Thankfully, it’s not all for nothing. This is one of the highest factory-overclocked 2070 models around, coming in at 1815 MHz in full boost mode, a 100+ clock boost over the 1710 MHz Founders Edition card. Despite that, it doesn’t go above 58 degrees Celsius, even in the most dire scenarios. The card is designed to run quietly and at low temperatures, and it’s definitely the best performing RTX 2070 of the bunch in this regard.
Unfortunately, despite the chunky hardware and phenomenal thermals, like most 2070s, the ASUS model simply isn’t a good overclocker. The automated Silent, Gaming, and OC profiles do a good enough job, with the latter helping the ROG card edge past most competitors. With manual overclocking, you’re capped at around +100-150 MHz, which translates to around 2 FPS at best.
Thankfully, the card is a heavy-hitter out of the box, outperforming the FE and most other models anywhere between one and ten frames per second, depending on the game and resolution. Remember, these are some of the best GeForce RTX 2070 cards around and are ideal for 1440p gaming. They can also handle a lot of titles at 4k with RTX off and DLSS on and are overkill for 1080p gaming unless you crank up the ray tracing.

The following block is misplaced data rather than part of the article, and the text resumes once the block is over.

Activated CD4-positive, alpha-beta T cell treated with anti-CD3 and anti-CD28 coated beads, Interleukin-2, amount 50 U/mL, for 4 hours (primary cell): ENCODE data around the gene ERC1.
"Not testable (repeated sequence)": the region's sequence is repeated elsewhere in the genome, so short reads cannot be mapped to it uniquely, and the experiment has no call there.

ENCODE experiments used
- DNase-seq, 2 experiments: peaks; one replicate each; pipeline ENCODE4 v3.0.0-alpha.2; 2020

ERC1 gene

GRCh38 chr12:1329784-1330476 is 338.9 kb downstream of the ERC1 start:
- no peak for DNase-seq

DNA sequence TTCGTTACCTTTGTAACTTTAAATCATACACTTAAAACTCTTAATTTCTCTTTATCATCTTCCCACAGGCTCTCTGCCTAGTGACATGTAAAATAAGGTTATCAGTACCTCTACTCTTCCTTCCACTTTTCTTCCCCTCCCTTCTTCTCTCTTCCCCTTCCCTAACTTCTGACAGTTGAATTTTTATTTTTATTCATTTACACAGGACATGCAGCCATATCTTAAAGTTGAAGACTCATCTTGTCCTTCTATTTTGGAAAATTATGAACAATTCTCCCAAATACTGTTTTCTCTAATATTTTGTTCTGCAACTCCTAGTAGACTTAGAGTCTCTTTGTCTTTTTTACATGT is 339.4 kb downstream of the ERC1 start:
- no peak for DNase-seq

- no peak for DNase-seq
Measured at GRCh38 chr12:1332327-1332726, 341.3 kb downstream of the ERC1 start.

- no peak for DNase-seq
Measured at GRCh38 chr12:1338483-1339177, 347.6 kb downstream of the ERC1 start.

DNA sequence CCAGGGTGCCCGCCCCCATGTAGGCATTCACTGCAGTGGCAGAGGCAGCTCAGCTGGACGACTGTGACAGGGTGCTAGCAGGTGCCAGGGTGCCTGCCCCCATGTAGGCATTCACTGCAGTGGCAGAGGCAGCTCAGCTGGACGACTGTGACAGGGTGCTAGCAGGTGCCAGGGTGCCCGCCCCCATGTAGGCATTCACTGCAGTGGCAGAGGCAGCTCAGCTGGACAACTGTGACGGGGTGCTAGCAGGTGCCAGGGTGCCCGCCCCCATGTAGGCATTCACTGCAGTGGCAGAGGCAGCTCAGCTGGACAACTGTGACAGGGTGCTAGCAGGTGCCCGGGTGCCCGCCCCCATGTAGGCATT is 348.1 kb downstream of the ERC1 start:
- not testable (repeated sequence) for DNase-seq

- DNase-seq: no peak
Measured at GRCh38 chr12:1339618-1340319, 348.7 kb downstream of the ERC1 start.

Finally, let’s talk about price and availability. At $630 on launch day, this was the most expensive GeForce GPU within the 2070 range. Since then, Nvidia’s new Ampere and AMD’s RDNA architecture significantly reduced the prices of the Turing architecture, but the current GPU shortage reversed that trend. In our opinion, although a bit overpriced, ASUS still offers a great card if you’re able to get it at the pre-pandemic RTX 2070 prices. It just isn’t easy to do so.
Gigabyte AORUS RTX 2070 Xtreme
Another titan in the world of PC hardware, Gigabyte Technology, has been around since 1986. Although best known for making excellent motherboards, the company has been getting a lot of praise in recent years for their high end graphics cards and other enthusiast hardware under the Aorus brand.